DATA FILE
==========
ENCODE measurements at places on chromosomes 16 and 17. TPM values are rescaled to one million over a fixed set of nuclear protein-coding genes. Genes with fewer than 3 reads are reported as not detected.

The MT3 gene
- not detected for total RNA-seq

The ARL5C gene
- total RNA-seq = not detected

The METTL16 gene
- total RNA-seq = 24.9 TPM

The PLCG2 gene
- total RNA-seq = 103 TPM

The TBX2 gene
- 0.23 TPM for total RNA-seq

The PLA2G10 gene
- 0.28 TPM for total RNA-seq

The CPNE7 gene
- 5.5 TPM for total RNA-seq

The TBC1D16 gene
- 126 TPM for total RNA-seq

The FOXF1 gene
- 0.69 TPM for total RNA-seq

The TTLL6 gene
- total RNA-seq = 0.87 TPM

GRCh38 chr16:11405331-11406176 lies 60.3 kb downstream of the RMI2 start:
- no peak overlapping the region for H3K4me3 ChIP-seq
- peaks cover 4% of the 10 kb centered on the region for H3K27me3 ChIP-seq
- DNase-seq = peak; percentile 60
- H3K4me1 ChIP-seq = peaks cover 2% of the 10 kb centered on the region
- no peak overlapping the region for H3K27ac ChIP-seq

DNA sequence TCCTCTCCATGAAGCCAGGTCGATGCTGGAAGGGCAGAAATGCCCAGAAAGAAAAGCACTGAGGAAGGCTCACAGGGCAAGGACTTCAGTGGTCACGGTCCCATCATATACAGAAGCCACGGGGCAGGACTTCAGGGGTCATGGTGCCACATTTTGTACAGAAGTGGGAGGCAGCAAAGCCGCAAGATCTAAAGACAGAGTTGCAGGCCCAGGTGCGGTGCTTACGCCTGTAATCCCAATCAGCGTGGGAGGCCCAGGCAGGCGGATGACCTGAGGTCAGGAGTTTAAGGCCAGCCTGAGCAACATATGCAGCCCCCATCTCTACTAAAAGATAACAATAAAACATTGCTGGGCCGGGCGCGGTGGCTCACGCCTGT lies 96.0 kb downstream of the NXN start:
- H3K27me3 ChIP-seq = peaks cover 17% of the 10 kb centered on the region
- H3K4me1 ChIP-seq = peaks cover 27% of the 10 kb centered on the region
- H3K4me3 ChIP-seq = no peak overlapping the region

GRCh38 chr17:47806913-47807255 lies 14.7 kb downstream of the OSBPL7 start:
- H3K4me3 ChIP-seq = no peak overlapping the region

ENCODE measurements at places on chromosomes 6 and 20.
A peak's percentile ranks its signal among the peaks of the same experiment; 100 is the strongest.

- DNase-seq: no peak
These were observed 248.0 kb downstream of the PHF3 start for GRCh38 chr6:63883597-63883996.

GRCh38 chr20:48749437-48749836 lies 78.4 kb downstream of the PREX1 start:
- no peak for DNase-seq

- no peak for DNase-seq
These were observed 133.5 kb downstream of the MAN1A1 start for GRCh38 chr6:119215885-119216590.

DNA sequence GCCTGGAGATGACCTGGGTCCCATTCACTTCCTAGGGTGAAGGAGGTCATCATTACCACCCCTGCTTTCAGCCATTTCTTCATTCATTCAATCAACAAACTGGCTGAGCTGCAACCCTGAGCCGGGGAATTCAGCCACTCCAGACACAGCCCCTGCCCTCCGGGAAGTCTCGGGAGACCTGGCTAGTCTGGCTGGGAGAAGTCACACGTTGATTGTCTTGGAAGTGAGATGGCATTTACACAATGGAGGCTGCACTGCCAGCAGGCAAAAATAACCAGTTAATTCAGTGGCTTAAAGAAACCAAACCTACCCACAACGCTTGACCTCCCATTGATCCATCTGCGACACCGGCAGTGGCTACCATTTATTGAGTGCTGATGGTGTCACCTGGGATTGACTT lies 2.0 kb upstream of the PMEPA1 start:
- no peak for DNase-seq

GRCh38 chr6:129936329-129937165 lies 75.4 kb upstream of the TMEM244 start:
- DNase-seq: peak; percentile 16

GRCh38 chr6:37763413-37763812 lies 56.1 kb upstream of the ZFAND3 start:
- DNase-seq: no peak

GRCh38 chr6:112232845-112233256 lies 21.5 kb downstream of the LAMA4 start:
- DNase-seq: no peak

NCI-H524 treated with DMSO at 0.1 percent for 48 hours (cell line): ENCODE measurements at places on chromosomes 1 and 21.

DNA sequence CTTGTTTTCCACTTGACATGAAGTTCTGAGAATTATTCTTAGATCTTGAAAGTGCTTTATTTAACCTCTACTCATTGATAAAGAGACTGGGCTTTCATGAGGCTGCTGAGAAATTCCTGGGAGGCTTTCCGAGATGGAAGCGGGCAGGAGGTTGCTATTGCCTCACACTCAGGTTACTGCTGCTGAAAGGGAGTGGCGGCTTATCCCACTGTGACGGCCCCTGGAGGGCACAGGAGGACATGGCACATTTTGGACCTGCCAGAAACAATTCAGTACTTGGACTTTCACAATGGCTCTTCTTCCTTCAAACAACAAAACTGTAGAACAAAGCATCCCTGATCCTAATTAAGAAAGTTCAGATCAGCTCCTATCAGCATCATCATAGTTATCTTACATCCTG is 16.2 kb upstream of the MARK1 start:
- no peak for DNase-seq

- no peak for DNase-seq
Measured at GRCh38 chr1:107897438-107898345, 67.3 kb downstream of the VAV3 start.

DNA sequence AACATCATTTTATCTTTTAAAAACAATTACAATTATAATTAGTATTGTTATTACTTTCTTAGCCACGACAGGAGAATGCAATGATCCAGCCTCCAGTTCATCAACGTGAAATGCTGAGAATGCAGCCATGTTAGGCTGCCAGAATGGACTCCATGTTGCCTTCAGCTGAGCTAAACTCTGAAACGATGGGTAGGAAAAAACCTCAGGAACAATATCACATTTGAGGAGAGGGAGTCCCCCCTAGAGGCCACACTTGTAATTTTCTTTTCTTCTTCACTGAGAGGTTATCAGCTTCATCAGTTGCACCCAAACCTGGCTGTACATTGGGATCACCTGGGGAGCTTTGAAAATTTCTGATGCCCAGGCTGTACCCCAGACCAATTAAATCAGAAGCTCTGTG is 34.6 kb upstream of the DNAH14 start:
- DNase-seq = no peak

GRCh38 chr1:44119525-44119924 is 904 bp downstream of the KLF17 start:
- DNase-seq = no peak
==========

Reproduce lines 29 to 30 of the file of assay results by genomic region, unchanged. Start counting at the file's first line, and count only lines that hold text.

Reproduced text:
- H3K27me3 ChIP-seq = peaks cover 17% of the 10 kb centered on the region
- H3K4me1 ChIP-seq = peaks cover 27% of the 10 kb centered on the region